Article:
On December 28, 2001, at 1431 central standard time, a Boeing 737-522, N941UA, operated by United Airlines as flight 1260, declared an emergency due to a reported control system problem while descending into the Chicago O'Hare International Airport (ORD), Chicago, Illinois. Visual meteorological conditions prevailed at the time of the incident. The revenue passenger flight was operating under the provisions of 14 CFR Part 121 while on an instrument flight plan. The 2 pilots, 3 flight attendants, and 99 passengers reported no injuries. The flight departed the Eastern Iowa Airport, Cedar Rapids, Iowa, at 1357, and was en route to ORD at the time of the incident.

According to an interview with the captain, the aircraft was descending from 10,000 feet mean sea level (msl) when he noticed a "subtle vibration" in the cockpit that lasted a period of approximately 2 seconds. Following the vibration, the aircraft began an uncommanded roll to the right. The captain reported that he disconnected the autopilot system at approximately 20 degrees right roll, and he regained control of the aircraft using manual control inputs of left rudder and left aileron. The captain stated that during the uncommanded roll the rudder controls remained stationary and in a neutral position. The captain also reported that he had "complete usage of the rudder" during the recovery.

Subsequent to the recovery, the captain applied two short inputs (1 second each) of left wing down trim. Following the trim input, the yoke returned to a neutral position and he was able to relax his control pressure inputs. The captain reported that at approximately 8,000 feet msl "everything was sorted out" and the airplane "flew like an new airplane."

The captain stated the first officer (FO) declared an emergency to Chicago approach control and requested to land on runway 27R (7,967 feet by 150 feet, grooved concrete). The airplane touched down on runway 27R at 1439 without further incident.

Written statements, crew interview summaries, and a Chicago approach control transcription are included with the docket material associated with this factual report.



The captain was the pilot flying (PF) and was seated in the left cockpit position. The captain held an airline transport pilot (ATP) certificate with an airplane multiengine land rating. He was type-rated for a Boeing 737 airplane. The Federal Aviation Administration (FAA) issued his current ATP certificate on May 5, 2001.

FAA records indicate his last medical examination was completed on December 26, 2001, and that he was issued a first-class medical certificate with no restrictions or limitations.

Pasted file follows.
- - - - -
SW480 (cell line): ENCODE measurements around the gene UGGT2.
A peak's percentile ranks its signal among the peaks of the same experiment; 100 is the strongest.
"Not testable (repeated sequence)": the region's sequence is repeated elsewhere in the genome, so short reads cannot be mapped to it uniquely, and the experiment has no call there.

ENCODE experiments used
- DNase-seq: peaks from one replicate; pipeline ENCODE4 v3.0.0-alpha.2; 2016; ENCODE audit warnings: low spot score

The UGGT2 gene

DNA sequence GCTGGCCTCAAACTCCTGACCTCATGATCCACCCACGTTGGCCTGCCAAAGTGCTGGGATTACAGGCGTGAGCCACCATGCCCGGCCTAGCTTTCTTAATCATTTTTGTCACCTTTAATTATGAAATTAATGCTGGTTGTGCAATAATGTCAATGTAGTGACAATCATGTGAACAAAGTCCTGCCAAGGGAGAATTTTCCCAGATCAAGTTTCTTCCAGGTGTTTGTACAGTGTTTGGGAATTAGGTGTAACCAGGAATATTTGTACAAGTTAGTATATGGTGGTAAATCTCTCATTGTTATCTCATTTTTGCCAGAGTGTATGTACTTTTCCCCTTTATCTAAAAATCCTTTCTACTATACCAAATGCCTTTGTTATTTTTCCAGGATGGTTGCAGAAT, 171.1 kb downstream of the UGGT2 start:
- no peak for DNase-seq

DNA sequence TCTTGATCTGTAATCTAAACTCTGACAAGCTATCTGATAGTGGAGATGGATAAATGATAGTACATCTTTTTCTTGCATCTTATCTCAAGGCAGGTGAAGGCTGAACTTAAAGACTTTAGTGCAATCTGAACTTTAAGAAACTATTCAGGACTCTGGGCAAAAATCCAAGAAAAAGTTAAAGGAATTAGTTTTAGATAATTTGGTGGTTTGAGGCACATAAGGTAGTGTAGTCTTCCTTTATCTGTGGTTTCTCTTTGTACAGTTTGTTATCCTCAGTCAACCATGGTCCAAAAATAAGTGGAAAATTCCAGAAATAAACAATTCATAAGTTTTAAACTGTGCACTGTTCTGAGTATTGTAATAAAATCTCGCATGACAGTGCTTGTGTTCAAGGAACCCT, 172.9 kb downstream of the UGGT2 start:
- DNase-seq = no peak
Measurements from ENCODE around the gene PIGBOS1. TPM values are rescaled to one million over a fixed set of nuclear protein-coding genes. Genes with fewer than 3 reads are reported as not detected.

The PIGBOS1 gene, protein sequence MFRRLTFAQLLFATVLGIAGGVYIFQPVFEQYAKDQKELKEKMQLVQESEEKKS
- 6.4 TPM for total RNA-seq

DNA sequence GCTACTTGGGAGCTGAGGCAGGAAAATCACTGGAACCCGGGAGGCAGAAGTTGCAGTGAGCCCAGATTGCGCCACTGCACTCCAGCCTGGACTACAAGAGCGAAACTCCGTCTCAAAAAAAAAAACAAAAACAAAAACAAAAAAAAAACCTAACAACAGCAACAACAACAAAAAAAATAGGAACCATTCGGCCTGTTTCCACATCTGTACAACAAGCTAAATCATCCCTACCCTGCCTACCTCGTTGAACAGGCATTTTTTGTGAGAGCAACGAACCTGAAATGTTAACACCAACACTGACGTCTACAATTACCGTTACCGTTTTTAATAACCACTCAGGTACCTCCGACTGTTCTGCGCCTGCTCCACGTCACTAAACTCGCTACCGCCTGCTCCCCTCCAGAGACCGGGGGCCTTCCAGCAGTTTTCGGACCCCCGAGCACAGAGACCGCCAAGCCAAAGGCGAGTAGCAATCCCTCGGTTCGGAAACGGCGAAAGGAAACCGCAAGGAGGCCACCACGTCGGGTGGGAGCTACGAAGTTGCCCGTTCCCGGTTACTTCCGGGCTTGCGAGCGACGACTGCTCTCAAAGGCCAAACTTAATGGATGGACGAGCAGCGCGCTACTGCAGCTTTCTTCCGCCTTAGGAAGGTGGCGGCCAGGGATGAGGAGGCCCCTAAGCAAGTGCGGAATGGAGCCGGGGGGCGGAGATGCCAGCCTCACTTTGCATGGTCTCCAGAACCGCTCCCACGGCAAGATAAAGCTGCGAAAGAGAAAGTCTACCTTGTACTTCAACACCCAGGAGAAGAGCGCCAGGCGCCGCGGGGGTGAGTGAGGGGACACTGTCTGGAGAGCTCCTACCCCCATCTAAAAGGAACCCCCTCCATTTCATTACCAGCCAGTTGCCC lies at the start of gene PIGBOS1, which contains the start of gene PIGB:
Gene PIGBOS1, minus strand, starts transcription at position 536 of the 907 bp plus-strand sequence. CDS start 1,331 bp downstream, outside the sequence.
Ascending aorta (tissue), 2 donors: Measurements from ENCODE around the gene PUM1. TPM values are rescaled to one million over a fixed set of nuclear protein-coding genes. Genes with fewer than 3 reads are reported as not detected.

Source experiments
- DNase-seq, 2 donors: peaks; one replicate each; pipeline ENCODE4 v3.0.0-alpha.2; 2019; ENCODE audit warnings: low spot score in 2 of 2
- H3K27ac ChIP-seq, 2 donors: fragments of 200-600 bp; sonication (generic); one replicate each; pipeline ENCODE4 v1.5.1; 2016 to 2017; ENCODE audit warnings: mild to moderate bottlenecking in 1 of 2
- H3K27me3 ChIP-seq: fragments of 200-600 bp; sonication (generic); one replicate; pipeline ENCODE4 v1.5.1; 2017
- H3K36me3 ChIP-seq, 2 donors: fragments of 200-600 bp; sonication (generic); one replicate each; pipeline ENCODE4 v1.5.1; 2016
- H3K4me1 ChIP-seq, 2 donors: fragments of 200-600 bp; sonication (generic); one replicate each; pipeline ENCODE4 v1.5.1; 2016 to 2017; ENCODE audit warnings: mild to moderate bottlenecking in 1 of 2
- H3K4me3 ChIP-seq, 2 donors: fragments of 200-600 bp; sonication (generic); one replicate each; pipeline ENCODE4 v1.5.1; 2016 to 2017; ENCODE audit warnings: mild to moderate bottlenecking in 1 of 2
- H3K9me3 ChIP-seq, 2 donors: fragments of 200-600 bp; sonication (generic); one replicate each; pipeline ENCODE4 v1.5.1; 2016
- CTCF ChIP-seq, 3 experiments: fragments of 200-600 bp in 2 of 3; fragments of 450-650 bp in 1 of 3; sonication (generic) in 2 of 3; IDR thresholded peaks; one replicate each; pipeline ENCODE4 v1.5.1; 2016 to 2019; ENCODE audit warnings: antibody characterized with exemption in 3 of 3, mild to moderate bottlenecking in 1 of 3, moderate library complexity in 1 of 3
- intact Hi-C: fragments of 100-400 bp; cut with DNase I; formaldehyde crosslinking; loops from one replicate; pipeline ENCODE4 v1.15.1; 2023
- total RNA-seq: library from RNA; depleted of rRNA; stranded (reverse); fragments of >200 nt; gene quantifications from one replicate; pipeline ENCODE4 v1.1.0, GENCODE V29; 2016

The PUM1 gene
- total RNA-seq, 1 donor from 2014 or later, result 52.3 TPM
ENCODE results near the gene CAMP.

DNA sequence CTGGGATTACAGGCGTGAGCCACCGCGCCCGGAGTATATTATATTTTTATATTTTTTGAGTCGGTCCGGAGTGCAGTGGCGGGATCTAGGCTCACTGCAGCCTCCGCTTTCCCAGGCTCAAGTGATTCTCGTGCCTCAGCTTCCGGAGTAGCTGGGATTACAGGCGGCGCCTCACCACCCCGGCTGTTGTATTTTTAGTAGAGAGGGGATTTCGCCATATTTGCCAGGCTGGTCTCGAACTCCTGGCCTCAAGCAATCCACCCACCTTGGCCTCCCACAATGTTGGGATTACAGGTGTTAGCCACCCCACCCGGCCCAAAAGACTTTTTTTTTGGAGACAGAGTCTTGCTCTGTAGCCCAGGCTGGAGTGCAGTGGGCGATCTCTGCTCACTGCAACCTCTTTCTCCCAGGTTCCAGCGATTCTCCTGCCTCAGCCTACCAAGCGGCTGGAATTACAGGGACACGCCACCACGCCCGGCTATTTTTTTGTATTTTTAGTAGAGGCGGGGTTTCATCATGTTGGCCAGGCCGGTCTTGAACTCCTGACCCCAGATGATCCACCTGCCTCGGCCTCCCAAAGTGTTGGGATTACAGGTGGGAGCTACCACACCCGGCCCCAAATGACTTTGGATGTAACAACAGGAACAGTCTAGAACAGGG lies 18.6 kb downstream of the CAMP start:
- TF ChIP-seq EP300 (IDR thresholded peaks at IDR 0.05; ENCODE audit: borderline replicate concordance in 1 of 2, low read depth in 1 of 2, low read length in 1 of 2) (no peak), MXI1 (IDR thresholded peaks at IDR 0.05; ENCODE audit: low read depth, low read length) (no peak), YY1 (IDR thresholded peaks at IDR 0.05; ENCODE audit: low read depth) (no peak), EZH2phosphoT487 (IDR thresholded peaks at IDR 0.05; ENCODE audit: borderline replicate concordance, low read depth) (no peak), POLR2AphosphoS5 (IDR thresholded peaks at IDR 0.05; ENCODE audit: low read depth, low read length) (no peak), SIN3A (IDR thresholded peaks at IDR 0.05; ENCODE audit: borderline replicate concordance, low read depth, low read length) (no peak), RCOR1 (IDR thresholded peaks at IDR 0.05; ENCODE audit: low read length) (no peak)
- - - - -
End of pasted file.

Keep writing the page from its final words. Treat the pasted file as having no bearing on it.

The captain reported having accumulated approximately 4,000 hours in a Boeing 737 airplane, of which approximately 1,000 hours were as pilot-in-command (PIC). He flew 128.9 hours during the last 3 months, all in a Boeing 737 airplane. He had flown 61.8 hours during the previous 30 days and 4.0 hours during the prior 24 hours.

The captain began his flight career with the United States Navy, where he flew the P-3 Orion airplane for 8.5 years. He began his civilian flying career with Trans World Airlines (TWA), where he was a copilot in a Boeing 727 airplane. The captain reported United Airlines hired him on May 20, 1991. He flew as a copilot in the Boeing 737, 767, and 777 airplane models prior to upgrading to captain for Boeing 737 airplanes.

First Officer:

The first officer (FO) was the pilot-not-flying (PNF) and was seated in the right cockpit position. The FO held an ATP certificate with an airplane multiengine land rating. The FO additionally had a rating for commercial privileges in single-engine land airplanes. The FO did not have a type-rating for a Boeing 737 airplane. The FAA issued his current ATP certificate on November 9, 1999.

FAA records indicate his last medical examination was completed on March 15, 2001, and that he was issued a second-class medical certificate with no restrictions or limitations.

The FO reported having a total flight time of approximately 2,600 hours, of which approximately 1,300 hours were as PIC. He stated he had flown 800 hours in the Boeing 737 airplane, and all were as second-in-command. He flew 148.3 hours during the last 3 months, all in a Boeing 737 airplane. He had flown 59.9 hours during the previous 30 days and 4.0 hours during the prior 24 hours.

The FO reported United Airlines hired him on May 8, 2000, and all of his Boeing 737 airplane flight experience was acquired with the airline.


The Boeing 737-522, N941UA, serial number 26676, is a pressurized, low-wing, narrow-body transport category airplane. The Boeing 737-522 model has all-metal full-cantilevered wing and tail surfaces, a semi-monocoque fuselage, and a fully retractable landing gear. The two wing mounted CFM International CFM56-3B1 turbofan engines each produce 20,000 lbs of thrust. The 737-522 model uses the basic structure of a 737-300 series airplane; however, incorporates a 94-inch shorter body and a revised forward and aft wing-body fairing.

The 737-522 model accommodates 108 passengers in a mixed class configuration, has a maximum range of 2,996 nm at a maximum operating altitude of 37,000 feet, and has an maximum operating speed of 0.82 mach (340 knots calibrated airspeed). A 737-522 airplane has a zero-fuel weight of 103,000 lbs and a maximum gross takeoff weight of 133,500 lbs.

According to company records, the airplane was delivered on October 6, 1992, and had accumulated 27,409 hours total time in service. The incident airplane was being maintained under the provisions of a FAA approved continuous airworthiness program. The last major maintenance check was completed on January 11, 2001, and the airplane had accumulated 2,602 hours since the inspection.